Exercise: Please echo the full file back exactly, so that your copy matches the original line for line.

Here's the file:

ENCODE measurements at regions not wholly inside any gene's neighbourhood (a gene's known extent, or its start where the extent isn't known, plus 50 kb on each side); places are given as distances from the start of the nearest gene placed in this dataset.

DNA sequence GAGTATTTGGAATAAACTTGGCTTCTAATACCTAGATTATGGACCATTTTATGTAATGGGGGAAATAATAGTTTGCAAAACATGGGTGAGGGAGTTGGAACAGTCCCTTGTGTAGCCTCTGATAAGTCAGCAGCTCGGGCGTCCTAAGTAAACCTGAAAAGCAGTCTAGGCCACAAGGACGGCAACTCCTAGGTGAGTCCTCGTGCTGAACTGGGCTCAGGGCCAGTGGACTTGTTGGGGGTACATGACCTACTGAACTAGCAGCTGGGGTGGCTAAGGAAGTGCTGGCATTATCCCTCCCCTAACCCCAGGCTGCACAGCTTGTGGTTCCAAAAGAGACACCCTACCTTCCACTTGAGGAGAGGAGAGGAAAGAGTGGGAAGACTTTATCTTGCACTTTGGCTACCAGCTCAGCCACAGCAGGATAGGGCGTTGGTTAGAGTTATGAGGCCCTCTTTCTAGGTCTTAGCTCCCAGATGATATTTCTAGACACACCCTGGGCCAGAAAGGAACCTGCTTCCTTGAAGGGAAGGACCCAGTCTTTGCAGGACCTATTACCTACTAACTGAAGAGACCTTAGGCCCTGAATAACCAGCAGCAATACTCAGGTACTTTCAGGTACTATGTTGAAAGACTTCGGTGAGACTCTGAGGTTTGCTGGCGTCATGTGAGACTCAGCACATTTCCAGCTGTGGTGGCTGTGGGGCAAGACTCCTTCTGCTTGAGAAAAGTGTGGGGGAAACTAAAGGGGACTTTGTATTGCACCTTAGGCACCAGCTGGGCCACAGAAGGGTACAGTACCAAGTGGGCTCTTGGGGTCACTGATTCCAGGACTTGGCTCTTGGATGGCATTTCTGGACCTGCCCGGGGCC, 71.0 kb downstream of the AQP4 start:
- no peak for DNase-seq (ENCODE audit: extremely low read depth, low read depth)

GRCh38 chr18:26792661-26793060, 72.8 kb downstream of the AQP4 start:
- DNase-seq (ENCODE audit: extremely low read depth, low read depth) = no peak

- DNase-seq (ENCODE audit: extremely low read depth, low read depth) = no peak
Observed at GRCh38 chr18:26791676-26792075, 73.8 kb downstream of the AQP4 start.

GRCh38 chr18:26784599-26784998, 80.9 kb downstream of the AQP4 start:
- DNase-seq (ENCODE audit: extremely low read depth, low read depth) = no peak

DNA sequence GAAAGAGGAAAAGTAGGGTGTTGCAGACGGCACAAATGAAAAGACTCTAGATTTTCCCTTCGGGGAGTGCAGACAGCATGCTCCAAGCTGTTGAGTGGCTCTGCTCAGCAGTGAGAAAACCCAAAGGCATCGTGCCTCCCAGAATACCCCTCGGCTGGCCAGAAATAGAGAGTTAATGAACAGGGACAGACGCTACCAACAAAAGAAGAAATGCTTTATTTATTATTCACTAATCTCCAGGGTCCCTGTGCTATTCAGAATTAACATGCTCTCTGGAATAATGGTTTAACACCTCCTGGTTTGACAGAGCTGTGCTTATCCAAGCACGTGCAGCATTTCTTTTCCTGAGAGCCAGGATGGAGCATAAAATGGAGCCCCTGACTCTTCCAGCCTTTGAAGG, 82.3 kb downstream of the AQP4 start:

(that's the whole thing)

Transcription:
ENCODE measurements at regions not wholly inside any gene's neighbourhood (a gene's known extent, or its start where the extent isn't known, plus 50 kb on each side); places are given as distances from the start of the nearest gene placed in this dataset.

DNA sequence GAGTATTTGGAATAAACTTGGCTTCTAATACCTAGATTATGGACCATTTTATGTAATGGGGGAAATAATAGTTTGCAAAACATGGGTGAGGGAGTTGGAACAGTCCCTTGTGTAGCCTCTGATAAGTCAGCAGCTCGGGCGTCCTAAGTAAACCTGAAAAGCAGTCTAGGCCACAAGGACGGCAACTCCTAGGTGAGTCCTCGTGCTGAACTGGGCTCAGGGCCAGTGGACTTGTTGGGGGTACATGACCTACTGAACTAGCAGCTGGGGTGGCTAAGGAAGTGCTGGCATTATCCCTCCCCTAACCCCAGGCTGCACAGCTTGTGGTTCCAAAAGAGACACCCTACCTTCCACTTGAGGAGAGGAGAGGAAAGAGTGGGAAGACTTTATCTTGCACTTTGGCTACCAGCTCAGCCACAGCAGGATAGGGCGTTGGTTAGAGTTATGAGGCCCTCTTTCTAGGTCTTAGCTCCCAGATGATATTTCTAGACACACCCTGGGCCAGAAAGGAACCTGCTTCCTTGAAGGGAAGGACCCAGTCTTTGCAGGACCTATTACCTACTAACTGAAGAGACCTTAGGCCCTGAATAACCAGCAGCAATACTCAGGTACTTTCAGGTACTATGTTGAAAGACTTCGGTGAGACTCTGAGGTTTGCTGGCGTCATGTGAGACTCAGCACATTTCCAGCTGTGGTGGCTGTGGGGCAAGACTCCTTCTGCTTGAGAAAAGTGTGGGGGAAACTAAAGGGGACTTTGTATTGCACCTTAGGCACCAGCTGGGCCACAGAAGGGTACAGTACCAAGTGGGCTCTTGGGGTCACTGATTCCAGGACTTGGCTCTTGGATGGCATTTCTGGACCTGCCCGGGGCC, 71.0 kb downstream of the AQP4 start:
- no peak for DNase-seq (ENCODE audit: extremely low read depth, low read depth)

GRCh38 chr18:26792661-26793060, 72.8 kb downstream of the AQP4 start:
- DNase-seq (ENCODE audit: extremely low read depth, low read depth) = no peak

- DNase-seq (ENCODE audit: extremely low read depth, low read depth) = no peak
Observed at GRCh38 chr18:26791676-26792075, 73.8 kb downstream of the AQP4 start.

GRCh38 chr18:26784599-26784998, 80.9 kb downstream of the AQP4 start:
- DNase-seq (ENCODE audit: extremely low read depth, low read depth) = no peak

DNA sequence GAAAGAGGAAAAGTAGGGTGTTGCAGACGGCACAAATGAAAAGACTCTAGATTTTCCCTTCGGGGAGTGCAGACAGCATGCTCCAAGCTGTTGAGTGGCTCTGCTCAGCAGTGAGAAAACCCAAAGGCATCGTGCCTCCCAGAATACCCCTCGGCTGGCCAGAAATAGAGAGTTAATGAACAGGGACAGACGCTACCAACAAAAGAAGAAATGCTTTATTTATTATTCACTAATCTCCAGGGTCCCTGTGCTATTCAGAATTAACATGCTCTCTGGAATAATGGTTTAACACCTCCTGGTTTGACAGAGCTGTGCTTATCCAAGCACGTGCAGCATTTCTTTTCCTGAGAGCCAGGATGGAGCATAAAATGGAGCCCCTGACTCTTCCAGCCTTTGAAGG, 82.3 kb downstream of the AQP4 start: